Tennessee’s largest district, Shelby County Schools, is slated to add more school resource officers under the proposed budget for next school year.

Superintendent Dorsey Hopson earmarked $2 million to hire 30 school resource officers in addition to the 98 already in some of its 150-plus schools. The school board is scheduled to vote on the budget Tuesday.

But an increase in law enforcement officers could have unintended consequences.

A new state law that bans local governments from refusing to cooperate with federal immigration officials could put school resource officers in an awkward position.

Tennessee Education Commissioner Candice McQueen recently reminded school personnel they are not obligated to release student information regarding immigration status. School resource officers employed by police or sheriff’s departments, however, do not answer to school districts. Shelby County Schools is still reviewing the law, but school board members have previously gone on the record emphasizing their commitment to protecting undocumented students.

“Right now we are just trying to get a better understanding of the law and the impact that it may have,” said Natalia Powers, a district spokeswoman.

Also, incidents of excessive force and racial bias toward black students have cropped up in recent years. Two white Memphis officers were fired in 2013 after hitting a black student and wrestling her to the ground because she was “yelling and cussing” on school grounds. And mothers of four elementary school students recently filed a lawsuit against a Murfreesboro officer who arrested them at school in 2016 for failing to break up a fight that occurred off-campus.

Just how common those incidents are in Memphis is unclear. In response to Chalkbeat’s query for the number and type of complaints in the last two school years, Shelby County Schools said it “does not have any documents responsive to this request.”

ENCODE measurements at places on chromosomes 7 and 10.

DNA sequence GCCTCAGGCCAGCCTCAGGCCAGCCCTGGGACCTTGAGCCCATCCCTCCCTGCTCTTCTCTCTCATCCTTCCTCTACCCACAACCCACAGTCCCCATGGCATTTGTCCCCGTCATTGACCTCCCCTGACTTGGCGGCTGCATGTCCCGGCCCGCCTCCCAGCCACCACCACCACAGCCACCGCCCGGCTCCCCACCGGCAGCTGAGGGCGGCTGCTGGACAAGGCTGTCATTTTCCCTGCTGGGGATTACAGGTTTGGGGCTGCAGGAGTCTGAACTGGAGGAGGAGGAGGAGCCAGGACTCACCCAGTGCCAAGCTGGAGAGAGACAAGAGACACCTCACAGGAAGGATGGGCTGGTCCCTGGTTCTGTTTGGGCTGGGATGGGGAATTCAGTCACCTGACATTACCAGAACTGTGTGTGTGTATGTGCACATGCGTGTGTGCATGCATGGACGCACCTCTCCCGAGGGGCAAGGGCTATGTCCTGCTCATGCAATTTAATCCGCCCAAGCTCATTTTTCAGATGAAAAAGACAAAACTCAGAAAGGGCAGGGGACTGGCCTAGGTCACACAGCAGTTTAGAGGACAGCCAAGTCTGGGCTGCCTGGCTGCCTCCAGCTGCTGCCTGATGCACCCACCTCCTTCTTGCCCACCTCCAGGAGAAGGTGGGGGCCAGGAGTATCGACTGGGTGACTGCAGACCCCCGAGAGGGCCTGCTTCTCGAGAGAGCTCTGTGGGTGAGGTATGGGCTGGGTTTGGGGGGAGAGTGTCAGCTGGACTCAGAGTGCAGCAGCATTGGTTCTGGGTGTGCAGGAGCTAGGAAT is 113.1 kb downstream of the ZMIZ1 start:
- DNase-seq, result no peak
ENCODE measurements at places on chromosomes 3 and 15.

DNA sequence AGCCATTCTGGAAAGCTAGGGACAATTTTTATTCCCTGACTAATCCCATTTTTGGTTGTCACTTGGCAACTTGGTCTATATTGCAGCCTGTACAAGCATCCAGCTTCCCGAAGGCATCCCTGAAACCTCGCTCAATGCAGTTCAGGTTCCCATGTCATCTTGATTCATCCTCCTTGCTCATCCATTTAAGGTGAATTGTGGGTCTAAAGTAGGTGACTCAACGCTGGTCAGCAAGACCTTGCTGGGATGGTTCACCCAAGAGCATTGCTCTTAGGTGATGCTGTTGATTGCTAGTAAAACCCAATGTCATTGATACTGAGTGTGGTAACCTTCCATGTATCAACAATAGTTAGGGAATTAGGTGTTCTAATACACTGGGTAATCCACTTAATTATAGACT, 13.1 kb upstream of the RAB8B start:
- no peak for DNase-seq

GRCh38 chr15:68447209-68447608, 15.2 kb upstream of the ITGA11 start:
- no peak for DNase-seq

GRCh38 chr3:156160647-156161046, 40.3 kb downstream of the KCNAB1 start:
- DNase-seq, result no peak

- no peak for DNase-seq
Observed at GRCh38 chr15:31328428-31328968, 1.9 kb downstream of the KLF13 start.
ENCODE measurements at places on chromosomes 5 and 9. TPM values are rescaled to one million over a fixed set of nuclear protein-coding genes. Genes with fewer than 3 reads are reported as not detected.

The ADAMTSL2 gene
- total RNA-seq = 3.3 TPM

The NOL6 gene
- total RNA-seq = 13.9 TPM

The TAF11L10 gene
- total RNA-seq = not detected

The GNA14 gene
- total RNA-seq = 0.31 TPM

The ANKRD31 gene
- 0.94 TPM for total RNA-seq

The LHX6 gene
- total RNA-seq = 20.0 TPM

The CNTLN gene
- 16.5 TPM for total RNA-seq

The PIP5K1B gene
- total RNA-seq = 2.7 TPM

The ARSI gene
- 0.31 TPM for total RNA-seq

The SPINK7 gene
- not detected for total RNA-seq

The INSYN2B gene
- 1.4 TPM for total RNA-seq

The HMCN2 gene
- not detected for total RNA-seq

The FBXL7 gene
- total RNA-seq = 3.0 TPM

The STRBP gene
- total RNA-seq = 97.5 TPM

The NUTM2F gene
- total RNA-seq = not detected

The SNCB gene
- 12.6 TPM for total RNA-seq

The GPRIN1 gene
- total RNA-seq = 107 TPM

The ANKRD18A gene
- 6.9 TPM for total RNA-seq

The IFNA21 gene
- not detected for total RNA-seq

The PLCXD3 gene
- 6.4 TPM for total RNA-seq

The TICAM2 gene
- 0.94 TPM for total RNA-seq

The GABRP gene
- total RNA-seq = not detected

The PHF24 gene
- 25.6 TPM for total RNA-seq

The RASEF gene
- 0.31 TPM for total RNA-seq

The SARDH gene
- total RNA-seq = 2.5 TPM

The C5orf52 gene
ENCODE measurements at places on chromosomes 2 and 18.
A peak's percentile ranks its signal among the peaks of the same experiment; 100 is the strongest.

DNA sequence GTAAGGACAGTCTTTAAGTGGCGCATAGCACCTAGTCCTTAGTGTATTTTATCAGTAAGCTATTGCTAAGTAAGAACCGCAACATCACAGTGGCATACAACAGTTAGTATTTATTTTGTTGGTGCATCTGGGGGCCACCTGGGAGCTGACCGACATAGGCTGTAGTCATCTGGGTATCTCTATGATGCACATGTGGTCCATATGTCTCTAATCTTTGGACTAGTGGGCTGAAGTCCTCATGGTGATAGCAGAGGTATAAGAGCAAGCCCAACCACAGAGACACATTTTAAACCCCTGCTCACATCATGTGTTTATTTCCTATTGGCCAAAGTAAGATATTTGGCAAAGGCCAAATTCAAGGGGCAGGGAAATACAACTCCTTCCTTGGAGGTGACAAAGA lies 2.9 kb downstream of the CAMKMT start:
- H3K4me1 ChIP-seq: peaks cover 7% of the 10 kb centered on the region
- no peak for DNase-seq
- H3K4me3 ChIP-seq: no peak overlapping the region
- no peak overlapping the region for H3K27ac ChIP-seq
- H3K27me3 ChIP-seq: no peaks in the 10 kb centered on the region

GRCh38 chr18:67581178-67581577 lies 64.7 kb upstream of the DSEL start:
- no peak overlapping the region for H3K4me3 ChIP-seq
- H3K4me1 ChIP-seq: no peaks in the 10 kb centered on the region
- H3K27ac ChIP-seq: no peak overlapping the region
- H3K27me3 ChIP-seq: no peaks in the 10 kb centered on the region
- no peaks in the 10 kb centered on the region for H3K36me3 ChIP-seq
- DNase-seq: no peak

Currently, 38 school resource officers are sheriff’s deputies, and the rest are security officers hired by Shelby County Schools. The officers respond and work to prevent criminal activity in all high schools and middle schools, Hopson said. The 30 additional officers would augment staffing at some schools and for the first time, branch out to some elementary schools. Hopson said those decisions will be based on crime rates in surrounding neighborhoods and school incidents.

Hopson’s initial recommendation for more school resource officers was in response to the school shooting in Parkland, Florida, that killed 17 people and sparked a wave of student activism on school safety, including in Memphis.

Gov. Bill Haslam’s recent $30 million budget boost would allow school districts across Tennessee to hire more law enforcement officers or improve building security. Measures to arm some teachers with guns or outlaw certain types of guns have fallen flat.


For more on the role and history of school resource officers in Tennessee, read our five things to know.


Sheriff’s deputies and district security officers meet weekly, said Capt. Dallas Lavergne of the Shelby County Sheriff’s Office. When the Memphis Police Department pulled their officers out of school buildings following the merger of city and county school systems, the county Sheriff’s Office replaced them with deputies.

All deputy recruits go through school resource officer training, and those who are assigned to schools get additional annual training. In a 2013 review of police academies across the nation, Tennessee was cited as the only state that had specific training for officers deployed to schools.